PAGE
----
HEp-2 cells were cultured in RPMI-1640 media (Gibco BRL) supplemented with 5% newborn calf serum (Gibco BRL) and 2 mM glutamine at 37°C in the presence of 5% CO2.

DNA manipulations and sequence analysis

All DNA manipulations, restriction digestions, ligations and transformations were performed using standard genetic and molecular techniques (Sambrook et al., 1989;Miller, 1992). Plasmid DNA was purified using a Qiagen kit. Restriction and DNA-modifying enzymes were obtained from Boehringer Mannheim or New England Biolabs and used according to the manufacturers' instructions. The oligonucleotides used for amplification by PCR, sequencing and primer extension were purchased from Metabion. PCR reactions were routinely performed in a 100 µl mix for 25 cycles using Taq polymerase (Appligene) according to the manufacturer's instructions in a DNA thermal cycler Primus (MWG-Biotech). PCR products were purified with the QIAquick kit (Qiagen) before and after digestion of the amplification product. Radiolabelled nucleotides [α-32S]-dATP (6000 Ci mol−1) were purchased from DuPont (NEN Research Products). Double-stranded DNA sequencing of the inv upstream region was carried out by the dideoxy-chain termination procedure, using a Thermo Sequenase cycle sequencing kit according to the manufacturer's instructions (Amersham Life Science). Other sequencing reactions were performed by GATC.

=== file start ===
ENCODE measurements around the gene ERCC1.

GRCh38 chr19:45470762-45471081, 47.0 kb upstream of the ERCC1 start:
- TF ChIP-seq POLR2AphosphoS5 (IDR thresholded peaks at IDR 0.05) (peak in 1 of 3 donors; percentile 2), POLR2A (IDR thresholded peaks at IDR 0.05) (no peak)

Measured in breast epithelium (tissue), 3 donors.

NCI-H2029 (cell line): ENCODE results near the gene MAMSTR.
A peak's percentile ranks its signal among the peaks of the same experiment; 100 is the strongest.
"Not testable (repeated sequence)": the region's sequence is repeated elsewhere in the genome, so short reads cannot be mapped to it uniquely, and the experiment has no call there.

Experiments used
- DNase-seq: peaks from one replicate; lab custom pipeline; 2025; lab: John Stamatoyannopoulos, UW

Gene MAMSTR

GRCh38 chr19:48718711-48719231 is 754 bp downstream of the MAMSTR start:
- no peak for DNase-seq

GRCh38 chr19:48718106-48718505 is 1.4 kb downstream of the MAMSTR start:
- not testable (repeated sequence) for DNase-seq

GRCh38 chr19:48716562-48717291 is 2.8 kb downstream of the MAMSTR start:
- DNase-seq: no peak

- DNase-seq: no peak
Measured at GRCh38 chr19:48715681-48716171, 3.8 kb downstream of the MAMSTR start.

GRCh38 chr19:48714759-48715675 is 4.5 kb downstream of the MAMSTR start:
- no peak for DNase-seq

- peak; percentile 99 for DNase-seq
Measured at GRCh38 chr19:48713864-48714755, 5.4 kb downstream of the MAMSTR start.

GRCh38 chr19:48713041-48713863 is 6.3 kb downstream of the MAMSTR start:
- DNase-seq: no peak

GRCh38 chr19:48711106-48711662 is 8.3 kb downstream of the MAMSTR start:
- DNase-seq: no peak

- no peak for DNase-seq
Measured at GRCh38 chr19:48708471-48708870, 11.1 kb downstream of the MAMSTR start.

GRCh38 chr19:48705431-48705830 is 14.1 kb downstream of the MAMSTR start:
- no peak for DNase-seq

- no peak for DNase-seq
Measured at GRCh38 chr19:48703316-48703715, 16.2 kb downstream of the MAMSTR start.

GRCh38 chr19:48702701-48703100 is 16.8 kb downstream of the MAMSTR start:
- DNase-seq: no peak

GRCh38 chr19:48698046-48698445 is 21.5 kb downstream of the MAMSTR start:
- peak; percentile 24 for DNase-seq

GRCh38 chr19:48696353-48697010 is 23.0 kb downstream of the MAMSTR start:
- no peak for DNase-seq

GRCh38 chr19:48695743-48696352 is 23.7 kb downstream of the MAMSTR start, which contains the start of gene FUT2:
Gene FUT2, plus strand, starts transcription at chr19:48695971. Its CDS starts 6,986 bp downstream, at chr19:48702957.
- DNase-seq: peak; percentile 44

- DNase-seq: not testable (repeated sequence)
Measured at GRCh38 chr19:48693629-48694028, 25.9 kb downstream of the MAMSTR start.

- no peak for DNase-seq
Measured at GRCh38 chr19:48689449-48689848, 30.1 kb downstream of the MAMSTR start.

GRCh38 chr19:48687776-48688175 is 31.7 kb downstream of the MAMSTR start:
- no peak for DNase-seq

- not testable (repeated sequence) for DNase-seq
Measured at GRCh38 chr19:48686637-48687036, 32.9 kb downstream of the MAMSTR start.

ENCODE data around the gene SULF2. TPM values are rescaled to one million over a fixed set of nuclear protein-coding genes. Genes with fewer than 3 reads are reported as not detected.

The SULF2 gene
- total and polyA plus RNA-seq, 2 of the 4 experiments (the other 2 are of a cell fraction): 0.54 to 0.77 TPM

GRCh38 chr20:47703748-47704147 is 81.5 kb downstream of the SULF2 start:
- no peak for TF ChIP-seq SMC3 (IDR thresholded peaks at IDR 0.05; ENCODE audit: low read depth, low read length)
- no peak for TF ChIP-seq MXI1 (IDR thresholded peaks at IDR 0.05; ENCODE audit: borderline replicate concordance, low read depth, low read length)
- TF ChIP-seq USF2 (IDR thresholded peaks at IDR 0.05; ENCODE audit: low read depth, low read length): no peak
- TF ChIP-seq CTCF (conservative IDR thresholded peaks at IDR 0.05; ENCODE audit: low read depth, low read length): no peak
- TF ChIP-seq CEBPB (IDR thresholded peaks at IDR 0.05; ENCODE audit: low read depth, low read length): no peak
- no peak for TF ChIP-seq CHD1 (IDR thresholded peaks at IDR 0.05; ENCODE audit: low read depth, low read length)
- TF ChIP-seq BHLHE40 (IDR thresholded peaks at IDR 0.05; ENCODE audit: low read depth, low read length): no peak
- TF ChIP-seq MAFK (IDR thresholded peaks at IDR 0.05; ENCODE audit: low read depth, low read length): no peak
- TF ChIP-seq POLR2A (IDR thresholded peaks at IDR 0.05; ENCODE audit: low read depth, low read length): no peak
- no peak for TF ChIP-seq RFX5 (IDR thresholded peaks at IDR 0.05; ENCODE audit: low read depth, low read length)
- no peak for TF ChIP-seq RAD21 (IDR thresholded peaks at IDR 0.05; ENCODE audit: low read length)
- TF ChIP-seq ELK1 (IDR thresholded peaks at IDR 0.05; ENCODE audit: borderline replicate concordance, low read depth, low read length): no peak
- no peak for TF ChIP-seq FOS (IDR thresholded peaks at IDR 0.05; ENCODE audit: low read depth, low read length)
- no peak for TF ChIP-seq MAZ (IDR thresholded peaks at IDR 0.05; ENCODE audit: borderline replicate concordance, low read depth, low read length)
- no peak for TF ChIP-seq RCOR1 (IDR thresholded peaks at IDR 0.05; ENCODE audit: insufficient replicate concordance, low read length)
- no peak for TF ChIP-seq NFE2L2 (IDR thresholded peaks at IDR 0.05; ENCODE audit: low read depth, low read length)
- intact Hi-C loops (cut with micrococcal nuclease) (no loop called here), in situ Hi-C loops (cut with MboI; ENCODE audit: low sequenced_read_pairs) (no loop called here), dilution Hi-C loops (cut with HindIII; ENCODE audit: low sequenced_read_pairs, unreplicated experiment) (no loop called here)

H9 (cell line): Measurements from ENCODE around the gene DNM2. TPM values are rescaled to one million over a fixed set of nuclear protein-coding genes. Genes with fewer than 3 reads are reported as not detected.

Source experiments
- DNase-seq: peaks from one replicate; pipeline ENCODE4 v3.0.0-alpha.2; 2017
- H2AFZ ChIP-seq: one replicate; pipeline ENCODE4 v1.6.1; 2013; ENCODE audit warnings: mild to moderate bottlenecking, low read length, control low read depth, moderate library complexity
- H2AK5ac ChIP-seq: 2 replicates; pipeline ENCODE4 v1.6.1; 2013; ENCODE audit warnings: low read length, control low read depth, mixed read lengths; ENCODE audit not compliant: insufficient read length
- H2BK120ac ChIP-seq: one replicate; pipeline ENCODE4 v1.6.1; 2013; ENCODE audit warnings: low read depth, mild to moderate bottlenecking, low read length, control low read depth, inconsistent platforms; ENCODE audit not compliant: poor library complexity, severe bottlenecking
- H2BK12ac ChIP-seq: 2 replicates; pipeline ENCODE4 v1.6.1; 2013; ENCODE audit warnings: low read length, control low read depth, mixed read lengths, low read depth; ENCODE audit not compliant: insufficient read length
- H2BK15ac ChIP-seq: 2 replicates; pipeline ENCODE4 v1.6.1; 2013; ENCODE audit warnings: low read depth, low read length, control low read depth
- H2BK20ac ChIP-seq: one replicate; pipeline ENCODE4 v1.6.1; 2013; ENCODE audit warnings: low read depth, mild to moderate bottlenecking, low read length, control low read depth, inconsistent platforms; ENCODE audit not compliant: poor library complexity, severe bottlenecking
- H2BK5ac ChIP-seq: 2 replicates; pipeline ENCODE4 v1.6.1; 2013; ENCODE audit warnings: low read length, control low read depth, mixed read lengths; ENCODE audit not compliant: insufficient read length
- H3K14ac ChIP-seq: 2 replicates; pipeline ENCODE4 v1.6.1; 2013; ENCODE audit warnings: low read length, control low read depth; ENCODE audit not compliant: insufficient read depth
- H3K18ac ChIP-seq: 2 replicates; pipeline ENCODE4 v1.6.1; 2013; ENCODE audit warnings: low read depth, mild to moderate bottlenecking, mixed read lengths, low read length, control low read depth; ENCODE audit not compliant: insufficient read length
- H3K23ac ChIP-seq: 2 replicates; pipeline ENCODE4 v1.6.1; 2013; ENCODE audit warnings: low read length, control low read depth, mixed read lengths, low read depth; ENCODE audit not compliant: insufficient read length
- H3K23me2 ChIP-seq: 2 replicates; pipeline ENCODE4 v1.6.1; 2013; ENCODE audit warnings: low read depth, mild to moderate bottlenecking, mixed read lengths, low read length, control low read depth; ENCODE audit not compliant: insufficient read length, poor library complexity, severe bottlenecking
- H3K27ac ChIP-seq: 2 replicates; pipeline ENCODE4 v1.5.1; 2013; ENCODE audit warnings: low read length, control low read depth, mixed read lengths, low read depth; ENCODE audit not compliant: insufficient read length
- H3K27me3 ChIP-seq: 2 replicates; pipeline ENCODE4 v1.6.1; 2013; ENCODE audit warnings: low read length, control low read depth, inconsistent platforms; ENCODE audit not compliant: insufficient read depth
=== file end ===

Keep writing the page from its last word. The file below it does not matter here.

Plasmids used in this study are listed in Table 1. Plasmid pAK001 was constructed by inserting a SalI–EcoRI fragment containing the inv gene of plasmid pRI203 (Isberg et al., 1987) into a mobilizable R6K-based suicide vector (Miller and Mekalanos, 1988). Plasmid pAK002 is a derivative of pAK001 carrying a TnphoA insertion in codon 60 of the inv gene generating an in frame inv–phoA fusion (for construction, see below). Plasmids pAK011–pAK013 are pACYC184 derivatives carrying chromosomal Sau3A fragments of Y. pseudotuberculosis harbouring the rovA gene. pPD264 was constructed by inserting an NruI–EcoRV fragment carrying the inv::TnphoA(60) fusion into the NruI–EcoRV site of pACYC184. pGN1–pGN6 and pGN8 were constructed by inserting PCR fragments harbouring different portions of the inv promoter region into pPD264 cut with BamHI and SwaI (Fig. 5A). The products were generated using the universal downstream primer 5′-ATTCCTTATCAAGAGAAACTCACT-3′ and the upstream primers 5′-GCGCGGATCCATTTTGGGTGAACACAG-3′ (pGN1), 5′-GCGCGGATCCACTGTTTAGTTCACGATGG-3′ (pGN2), 5′-GCGCGGATCCGACAACATCAAATGAAGG-3′ (pGN3), 5′-GCGCGGATCCTTTTAATCTGCCCAGTCTGG-3′ (pGN4), 5′-GCGCGGATCCGGTTTTTTAAAAAAGTGCTATCC-3′ (pGN5), 5′-GCGCGGATCCGTTTCACTTTCAACTATTGC-3′ (pGN6) and 5′-GCGCGGATCCGCTGTATGGTATAGACTG-3′ (pGN8) and cut with BamHI (created in upstream primer) and SwaI (located in the inv upstream region). pGN7 was constructed by inserting a SalI–EcoRV fragment containing the rovA gene of plasmid pAK012 into a R6K derivative constructed by Miller and Mekalanos (1988) cut with SalI and EcoRV. To generate and overexpress RovA-6His, a PCR fragment carrying the entire rovA gene was inserted into the BamHI site of pQE60, using primers 5′-GCGCGGATCCGAATCGACATTAGGATCTGATC-3′ and 5′-GCGCGGATCCCTTAGTTTGTAATTGAATATTATT-3′, both creating BamHI sites. The resulting plasmid pGN10 encoded a C-terminal His-tagged RovA protein, which was synthesized in E. coli strain XL1blue (see below). pPD281 was constructed by ligating the SmaI–DraI fragment of pJL29 carrying the lacZ gene into the StuI site in rovA on plasmid pGN7. The junction of the rovA and the lacZ genes and the regulatory region of rovA were confirmed by DNA sequencing. Plasmid pPD293 was constructed by inserting an EcoRI–SalI PCR fragment containing the rovA gene downstream of the lac promoter of vector pHSG575 (Takeshita et al., 1987). The PCR product was generated by the upstream primer GCGGCGGAATTCGACTGGACTCTGGGAGTTATGC and the downstream primer CGCGCGGTCGACGGCTTGTTTTGTTCTGCTGTG creating an EcoRI and SalI site.